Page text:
Il Corsaro (Verdi)
Production by the New Zealand School of Music, conducted by Kenneth Young and directed by Sara Brodie
Soloists, chorus and orchestra of the School of Music
The Opera House, Wellington
Friday 26 and Saturday 27 July 2013
This is a review of the New Zealand School of Music’s July production of Verdi’s Il Corsaro. Its core is my review for Opera magazine in London; it was printed in the December issue, and was posted on this website in mid December. I decided to publish here what I had written, since it was a good deal more than the magazine was able to print, and have placed it chronologically about a fortnight after the performances. Frances Robinson’s review was published at the time on this website.
My colleague Nicholas Tarling, in Auckland, drew attention in the August issue [of Opera magazine] to the failure by Opera New Zealand to tackle a planned Billy Budd this year as New Zealand’s acknowledgement of the Britten centenary. Verdi was evidently not even on the horizon, since there’s enough exposure in ordinary seasons to the popular pieces.
But in Wellington, the auspices for 2013 pointed rather firmly to Verdi as the New Zealand School of Music’s biennial production (Britten had been honoured in 2011 with an enchanting production of A Midsummer Night’s Dream; and Wagner might have seemed a little beyond the school’s ordinary resources). The head of the school, Professor Elizabeth Hudson, earned her doctorate at Cornell University with a dissertation on Verdi and she was later asked to prepare the critical edition of Il Corsaro for the University of Chicago Press and Ricordi. This production was the happy fruit of that circumstance.
Unsurprisingly, this was the New Zealand premiere; I had thought it might also have been an Australasian premiere, but I later discovered, by accident, that the semi-professional Melbourne City Opera had staged it in 2006.
Apart from an interesting little essay in the programme booklet about the problems of settling on the best possible edited version of the piece, Elizabeth Hudson refrained from direct involvement in the production.
Instead of performing in one of the venues in the school of music itself, the production was brought down town into Wellington’s ‘other’ round-1900 era, Opera House which, both nights I attended, was comfortably filled, apart from the top gallery. (It’s slightly smaller than the 1500-seat St James Theatre where professional opera in Wellington is usually staged).
Il Corsaro is one of Verdi’s shorter operas – about one hour and forty minutes – and the scope of the roles looked manageable by capable students. Such was the talent on hand that the four main roles were double cast to spread the opportunities around. On successive nights (26 and 27 July) I saw both casts.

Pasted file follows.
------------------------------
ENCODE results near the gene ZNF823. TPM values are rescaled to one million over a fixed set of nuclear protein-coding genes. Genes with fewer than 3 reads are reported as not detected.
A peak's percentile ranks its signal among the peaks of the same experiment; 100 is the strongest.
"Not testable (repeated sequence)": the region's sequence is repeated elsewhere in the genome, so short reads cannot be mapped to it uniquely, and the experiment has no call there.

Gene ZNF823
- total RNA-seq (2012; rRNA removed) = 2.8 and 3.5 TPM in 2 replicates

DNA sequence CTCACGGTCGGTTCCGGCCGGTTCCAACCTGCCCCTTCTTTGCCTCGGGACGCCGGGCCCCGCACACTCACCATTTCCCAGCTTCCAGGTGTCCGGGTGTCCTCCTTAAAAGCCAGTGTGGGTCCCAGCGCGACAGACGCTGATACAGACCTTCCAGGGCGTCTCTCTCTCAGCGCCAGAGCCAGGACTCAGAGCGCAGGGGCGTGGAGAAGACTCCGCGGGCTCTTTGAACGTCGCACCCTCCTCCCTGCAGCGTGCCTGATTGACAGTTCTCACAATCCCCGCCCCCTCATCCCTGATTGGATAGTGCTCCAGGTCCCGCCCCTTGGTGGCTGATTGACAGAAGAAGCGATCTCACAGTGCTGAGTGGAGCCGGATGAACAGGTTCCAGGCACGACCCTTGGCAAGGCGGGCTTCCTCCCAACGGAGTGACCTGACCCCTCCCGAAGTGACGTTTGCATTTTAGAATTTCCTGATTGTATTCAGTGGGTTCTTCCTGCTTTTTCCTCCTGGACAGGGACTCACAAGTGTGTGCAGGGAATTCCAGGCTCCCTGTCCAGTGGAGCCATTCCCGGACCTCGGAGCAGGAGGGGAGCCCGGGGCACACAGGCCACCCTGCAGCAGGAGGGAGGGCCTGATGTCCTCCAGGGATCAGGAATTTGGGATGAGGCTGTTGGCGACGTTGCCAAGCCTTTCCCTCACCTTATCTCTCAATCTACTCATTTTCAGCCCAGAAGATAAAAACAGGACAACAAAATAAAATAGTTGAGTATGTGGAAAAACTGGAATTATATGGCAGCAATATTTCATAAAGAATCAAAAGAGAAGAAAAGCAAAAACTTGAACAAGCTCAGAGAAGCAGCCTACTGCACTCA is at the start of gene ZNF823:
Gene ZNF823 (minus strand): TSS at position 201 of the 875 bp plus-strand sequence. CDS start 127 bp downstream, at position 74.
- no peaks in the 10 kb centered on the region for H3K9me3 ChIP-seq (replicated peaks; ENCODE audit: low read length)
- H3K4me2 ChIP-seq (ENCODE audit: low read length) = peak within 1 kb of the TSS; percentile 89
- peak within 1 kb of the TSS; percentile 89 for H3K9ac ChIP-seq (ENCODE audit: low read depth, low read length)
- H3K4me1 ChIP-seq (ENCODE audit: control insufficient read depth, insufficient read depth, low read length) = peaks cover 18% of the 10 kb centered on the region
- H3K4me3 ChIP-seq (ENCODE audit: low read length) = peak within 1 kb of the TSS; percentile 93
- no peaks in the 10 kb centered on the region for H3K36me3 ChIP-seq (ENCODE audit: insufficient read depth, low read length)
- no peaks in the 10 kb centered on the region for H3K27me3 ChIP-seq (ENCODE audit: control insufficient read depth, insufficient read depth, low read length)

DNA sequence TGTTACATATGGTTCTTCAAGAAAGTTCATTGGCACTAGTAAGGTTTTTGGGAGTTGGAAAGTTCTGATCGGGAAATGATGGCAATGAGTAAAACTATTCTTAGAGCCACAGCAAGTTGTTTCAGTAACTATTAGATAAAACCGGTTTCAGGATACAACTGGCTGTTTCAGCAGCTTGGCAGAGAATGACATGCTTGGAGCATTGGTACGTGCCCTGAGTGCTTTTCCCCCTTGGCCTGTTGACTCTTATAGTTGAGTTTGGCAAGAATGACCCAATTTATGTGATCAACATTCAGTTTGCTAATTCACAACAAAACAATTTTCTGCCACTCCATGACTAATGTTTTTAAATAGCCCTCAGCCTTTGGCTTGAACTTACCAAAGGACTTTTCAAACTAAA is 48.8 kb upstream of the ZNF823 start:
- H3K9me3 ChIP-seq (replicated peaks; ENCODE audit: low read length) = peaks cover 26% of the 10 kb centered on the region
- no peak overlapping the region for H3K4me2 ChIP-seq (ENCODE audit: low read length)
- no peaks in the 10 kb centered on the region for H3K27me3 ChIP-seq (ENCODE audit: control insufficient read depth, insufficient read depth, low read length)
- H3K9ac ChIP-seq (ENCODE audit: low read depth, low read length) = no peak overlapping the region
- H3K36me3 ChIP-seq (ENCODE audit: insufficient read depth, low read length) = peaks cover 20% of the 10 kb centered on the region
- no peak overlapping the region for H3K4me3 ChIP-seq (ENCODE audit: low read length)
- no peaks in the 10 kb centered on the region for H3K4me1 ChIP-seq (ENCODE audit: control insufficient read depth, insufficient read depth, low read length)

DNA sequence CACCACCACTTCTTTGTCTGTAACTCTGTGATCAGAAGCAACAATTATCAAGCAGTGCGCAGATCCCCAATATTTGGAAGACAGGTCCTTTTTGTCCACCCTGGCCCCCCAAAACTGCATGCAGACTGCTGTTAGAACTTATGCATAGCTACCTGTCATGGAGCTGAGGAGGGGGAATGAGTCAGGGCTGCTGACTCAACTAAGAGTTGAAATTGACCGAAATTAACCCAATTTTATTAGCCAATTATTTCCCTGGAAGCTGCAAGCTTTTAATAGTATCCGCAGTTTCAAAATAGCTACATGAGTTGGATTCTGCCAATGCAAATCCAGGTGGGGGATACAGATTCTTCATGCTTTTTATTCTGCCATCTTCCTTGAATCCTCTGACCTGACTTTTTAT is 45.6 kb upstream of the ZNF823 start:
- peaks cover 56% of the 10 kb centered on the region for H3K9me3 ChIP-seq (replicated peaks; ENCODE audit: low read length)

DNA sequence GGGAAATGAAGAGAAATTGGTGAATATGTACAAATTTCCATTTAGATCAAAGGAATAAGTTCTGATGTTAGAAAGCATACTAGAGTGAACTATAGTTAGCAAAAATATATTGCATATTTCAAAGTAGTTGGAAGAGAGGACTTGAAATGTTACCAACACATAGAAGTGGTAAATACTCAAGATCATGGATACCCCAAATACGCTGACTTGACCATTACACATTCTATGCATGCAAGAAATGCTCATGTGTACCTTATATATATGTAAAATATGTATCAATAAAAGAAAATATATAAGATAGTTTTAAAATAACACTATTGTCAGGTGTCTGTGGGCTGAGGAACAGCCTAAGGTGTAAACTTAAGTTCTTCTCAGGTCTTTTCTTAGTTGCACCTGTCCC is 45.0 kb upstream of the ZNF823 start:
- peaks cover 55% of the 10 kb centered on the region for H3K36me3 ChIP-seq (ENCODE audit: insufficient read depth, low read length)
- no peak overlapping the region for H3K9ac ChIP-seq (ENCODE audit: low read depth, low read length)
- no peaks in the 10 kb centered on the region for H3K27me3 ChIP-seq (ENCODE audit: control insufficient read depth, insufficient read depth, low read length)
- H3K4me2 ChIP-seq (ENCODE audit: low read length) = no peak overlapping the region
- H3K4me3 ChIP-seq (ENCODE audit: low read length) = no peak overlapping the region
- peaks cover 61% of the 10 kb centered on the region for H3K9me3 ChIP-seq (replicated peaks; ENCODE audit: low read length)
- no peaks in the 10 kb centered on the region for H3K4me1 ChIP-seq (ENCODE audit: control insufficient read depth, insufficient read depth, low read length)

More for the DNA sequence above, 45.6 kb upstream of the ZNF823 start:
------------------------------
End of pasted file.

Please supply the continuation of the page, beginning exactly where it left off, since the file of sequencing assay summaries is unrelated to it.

Stage director Sara Brodie did not resist the temptation to get Byron on stage in a mute role at the start and a couple of times later. Otherwise, there were no directorial liberties or indulgences. If at first glance the story in Byron’s poetic drama is pretty straight-forward, the stage reality uncovers a story of some originality. It overturns the common shibboleth that women are always the victims in opera: for Gulnara, Pasha Seid’s favourite in his harem, murders him in order to save the captured Corsair, Corrado, to whom she is attracted. And at the end she is the only one of the four principals left alive; something of a victory for feminism in the 19th century!
Though double cast, there was no question that the first was better than the second: on average, the levels of talent and accomplishment were balanced between the two casts. One of the two Corrados, Thomas Atkins, sang with a little more swagger and command than Oliver Sewell whose voice was perhaps a little more polished and lyrical.
Both Medoras easily conveyed a fragility and an archetypical romantic disposition towards suicide: Elizabeth Harris in cast No 1 was a little more natural in the role than Daniela-Rosa Cepeda, in the second; though the latter suggested a tenderness that was touching.
The Gulnara was really a no contest, given the extraordinary gifts, musical and histrionic assurance, of Isabella Moore who has already made an impact nationally in non-student performances and competitions. Her alternate, in Cast 2, Christina Orgias, presented a somewhat less determined and murderous disposition, which lent the confrontations with Pasha Seid less conviction.
The two Seids were more even, with the Frederick Jones of Cast No 2, exhibiting just a little more
authority in both voice and acting than Christian Thurston.
The choruses were among the best things. Though there were too few pirates in the opening chorus to
make an immediate impact on the audience, the later mixed choruses were more full-blooded and showed evidence of excellent coaching both musically and in stage movement; and their frequent mélées and the Act III battle demonstrated director Sara Brodie’s flair in crowd control and at least in the general choreographic aspects of the sword conflicts between pirates and guardians of the harem.
The musical management was in the hands of Kenneth Young, among the country’s leading resident conductors; the 55-piece orchestra may have been a shade less than professional, though there was much distinguished playing and the needs of the singers and of the drama itself were splendidly served.